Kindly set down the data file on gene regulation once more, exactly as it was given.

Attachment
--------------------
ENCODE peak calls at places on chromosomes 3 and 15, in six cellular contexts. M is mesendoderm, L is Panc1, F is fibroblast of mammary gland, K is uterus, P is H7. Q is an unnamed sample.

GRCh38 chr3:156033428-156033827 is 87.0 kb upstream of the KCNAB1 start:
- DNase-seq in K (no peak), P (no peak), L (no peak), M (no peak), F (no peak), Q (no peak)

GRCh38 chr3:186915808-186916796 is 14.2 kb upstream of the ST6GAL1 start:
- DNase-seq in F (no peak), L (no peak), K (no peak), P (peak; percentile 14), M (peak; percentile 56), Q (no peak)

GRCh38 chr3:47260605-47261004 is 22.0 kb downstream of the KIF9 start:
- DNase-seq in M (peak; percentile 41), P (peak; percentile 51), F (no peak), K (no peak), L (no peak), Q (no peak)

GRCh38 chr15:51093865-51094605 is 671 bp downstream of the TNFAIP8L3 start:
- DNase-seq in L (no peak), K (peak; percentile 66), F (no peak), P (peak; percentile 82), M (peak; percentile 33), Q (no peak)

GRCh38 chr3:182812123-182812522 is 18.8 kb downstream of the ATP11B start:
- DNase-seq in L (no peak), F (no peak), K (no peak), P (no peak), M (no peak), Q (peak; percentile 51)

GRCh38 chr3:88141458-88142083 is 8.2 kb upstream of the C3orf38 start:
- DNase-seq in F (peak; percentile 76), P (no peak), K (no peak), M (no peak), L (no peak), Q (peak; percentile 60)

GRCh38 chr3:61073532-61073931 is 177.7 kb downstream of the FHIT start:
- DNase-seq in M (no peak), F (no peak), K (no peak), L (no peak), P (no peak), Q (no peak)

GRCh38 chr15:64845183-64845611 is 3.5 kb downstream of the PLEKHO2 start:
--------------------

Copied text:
ENCODE peak calls at places on chromosomes 3 and 15, in six cellular contexts. M is mesendoderm, L is Panc1, F is fibroblast of mammary gland, K is uterus, P is H7. Q is an unnamed sample.

GRCh38 chr3:156033428-156033827 is 87.0 kb upstream of the KCNAB1 start:
- DNase-seq in K (no peak), P (no peak), L (no peak), M (no peak), F (no peak), Q (no peak)

GRCh38 chr3:186915808-186916796 is 14.2 kb upstream of the ST6GAL1 start:
- DNase-seq in F (no peak), L (no peak), K (no peak), P (peak; percentile 14), M (peak; percentile 56), Q (no peak)

GRCh38 chr3:47260605-47261004 is 22.0 kb downstream of the KIF9 start:
- DNase-seq in M (peak; percentile 41), P (peak; percentile 51), F (no peak), K (no peak), L (no peak), Q (no peak)

GRCh38 chr15:51093865-51094605 is 671 bp downstream of the TNFAIP8L3 start:
- DNase-seq in L (no peak), K (peak; percentile 66), F (no peak), P (peak; percentile 82), M (peak; percentile 33), Q (no peak)

GRCh38 chr3:182812123-182812522 is 18.8 kb downstream of the ATP11B start:
- DNase-seq in L (no peak), F (no peak), K (no peak), P (no peak), M (no peak), Q (peak; percentile 51)

GRCh38 chr3:88141458-88142083 is 8.2 kb upstream of the C3orf38 start:
- DNase-seq in F (peak; percentile 76), P (no peak), K (no peak), M (no peak), L (no peak), Q (peak; percentile 60)

GRCh38 chr3:61073532-61073931 is 177.7 kb downstream of the FHIT start:
- DNase-seq in M (no peak), F (no peak), K (no peak), L (no peak), P (no peak), Q (no peak)

GRCh38 chr15:64845183-64845611 is 3.5 kb downstream of the PLEKHO2 start: